Sunday morning I woke up just after dawn. The Velcro shirt was on the floor of my HPM next to my shoes, a torch, some fuse, and a few empty bottles of Henry Weinhard’s blue boar. I own arguably the greatest invention to camping that has ever been devised since the invention of bug spray. The Colman camp drip coffee maker. This device is not for the backpacker, it’s bulky and heavy, but it makes coffee that is just as good as what I make at home. Nothing beats home brewed coffee after sleeping in the maw of a carnivorous sleeping bag, being regurgitated multiple times during the night, and then waking to a sunrise with no curtains to block the view. It only took three bottles of water to fill the coffee maker and it was indeed fortunate that the torch and fuse were near by to help light the propane stove.
If you need to ask why I need fuse and a torch to light propane stove…. you don’t know me well at all, go back and re-read the previous 199 posts.
My friend Mark from work showed up about 8am. He is an excellent photographer and wanted to see some (Research) rockets launch. I finished prepping the rocket I launched yesterday, by half of yin/yang to be launched on a 38mm 4 grain Dragons Breath I 256. We went out to the pad, loaded the rocket on the launch rail, armed the altimeter, installed an igniter, and went back to the LCO to await a go for launch. It was a picture perfect flight, laser strait, separation at apogee, and deployed its parachute when it descended to 1000′ above the ground. It hit hard on landing but that’s ok, the rocket is built tough and I didn’t have room for a larger parachute, hardly a scratch on her. Mark was impressed. Then I showed him Norbert.
Norbert is the rocket I flew at Balls last year on a 3″ Dragons breath motor that was designed, tested, formulated, mixed, and assembled by me and Elvis. The rocket and motor have a history, a dubious history, like the phoenix this rocket is an example of raising from the ashes of pervious misadventures. Norbert was constructed from the remains of my L2 attempt. The fins, nosecone, electronics, shock cord, and drogue parachute were recovered, intact, from the crash of my Talon 4. The motor casing for Norbert was originally ten inches longer and was a M class motor that Elvis detonated over the Blackrock at Balls 16. We cut the motor casing down and re-machined the end to the proper length for a 4 grain L motor. The point is that this rocket was entirely made up from parts that have been salvaged in one way or another from a previous failure. You would think this would bring an amount of luck. And you would be right; this same configuration flew perfectly at Balls 17 last year. Attempting a repeat performance apparently was asking too much.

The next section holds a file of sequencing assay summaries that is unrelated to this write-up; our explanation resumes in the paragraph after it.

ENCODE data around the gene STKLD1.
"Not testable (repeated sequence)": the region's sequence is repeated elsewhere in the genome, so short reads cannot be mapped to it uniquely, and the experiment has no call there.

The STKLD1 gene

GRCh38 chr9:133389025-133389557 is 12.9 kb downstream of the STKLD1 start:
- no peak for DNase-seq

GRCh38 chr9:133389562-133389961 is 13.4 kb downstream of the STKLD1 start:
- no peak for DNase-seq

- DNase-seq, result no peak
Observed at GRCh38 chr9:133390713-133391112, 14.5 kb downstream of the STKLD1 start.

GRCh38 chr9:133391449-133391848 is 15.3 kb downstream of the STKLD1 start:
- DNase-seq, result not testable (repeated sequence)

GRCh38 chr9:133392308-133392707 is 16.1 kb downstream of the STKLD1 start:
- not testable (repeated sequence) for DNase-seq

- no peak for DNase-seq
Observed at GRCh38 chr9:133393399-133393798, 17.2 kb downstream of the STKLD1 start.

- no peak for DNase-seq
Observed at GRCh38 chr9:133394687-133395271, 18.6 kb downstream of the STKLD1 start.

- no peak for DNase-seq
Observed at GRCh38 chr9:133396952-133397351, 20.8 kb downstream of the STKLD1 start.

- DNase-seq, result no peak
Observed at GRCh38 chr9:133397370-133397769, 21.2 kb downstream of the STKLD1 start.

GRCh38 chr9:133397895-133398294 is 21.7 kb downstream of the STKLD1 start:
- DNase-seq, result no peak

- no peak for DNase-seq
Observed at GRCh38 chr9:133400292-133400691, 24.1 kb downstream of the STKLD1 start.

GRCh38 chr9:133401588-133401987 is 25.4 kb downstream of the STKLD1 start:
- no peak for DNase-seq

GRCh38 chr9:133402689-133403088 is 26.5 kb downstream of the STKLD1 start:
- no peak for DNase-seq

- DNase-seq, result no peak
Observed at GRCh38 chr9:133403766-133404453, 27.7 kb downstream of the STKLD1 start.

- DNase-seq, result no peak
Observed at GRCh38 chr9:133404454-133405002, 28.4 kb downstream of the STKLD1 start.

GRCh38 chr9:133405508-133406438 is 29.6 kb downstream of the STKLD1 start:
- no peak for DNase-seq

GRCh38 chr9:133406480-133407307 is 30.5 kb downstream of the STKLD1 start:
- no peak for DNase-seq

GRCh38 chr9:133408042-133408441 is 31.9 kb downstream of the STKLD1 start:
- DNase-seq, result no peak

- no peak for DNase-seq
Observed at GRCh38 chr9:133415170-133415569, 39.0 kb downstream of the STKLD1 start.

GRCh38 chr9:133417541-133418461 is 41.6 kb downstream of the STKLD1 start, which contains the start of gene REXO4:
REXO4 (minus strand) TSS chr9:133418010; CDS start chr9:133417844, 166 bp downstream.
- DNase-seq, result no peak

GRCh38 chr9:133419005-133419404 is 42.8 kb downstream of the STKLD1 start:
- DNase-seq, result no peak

I assembled the rocket exactly as I did at Balls 16. Everything was looking great, the wind was dying, there was only one cloud in the sky, and it was T shirt weather.
Mark helped with the launch rail and waited, with camera ready for the launch. The launch was picture perfect, the rocket flew straight and true, it didn’t even spin. At about 9000 feet it disappeared into the only cloud in the sky. My fingers were crossed; I was waiting for the sound of the ejection charge.
As the rocket plummeted to the ground with the same grace and vigor as it launched, my imagination pictured the following scene.
The rocket gods pulled back their sleeves and said, “Once was enough, I smite thee rocket and curse its recovery!” And it was so.
The seven foot tall, thirty pound rocket had only its tail section showing above ground. Every thing above the motor case was pounded into the ground with such force that the best I could do was to fill in the crater behind the wreckage. Mark said that it was the coolest thing he has ever seen. I would have to disagree…
I drove home with the fin-can and motor next to the bucket that held the parts of Norbert that were not covered up and left for future archeologists to examine.
Capt Danger bowed out of the launch this weekend. If Capt Danger was available, I would have sent him into the earth at a terrible speed. Maybe I should consult my monkey next time. Ah… hindsight is indeed 20/20.
I pulled the motor casing from the rocket and managed to saw off the damaged section. It looks like the motor can be used again with some machining. And the fins look to be all right; just a little sanding and I can use them on another rocket! This time I will name it, “Phrankenrocket the Prairie Punisher”
Take that rocket gods.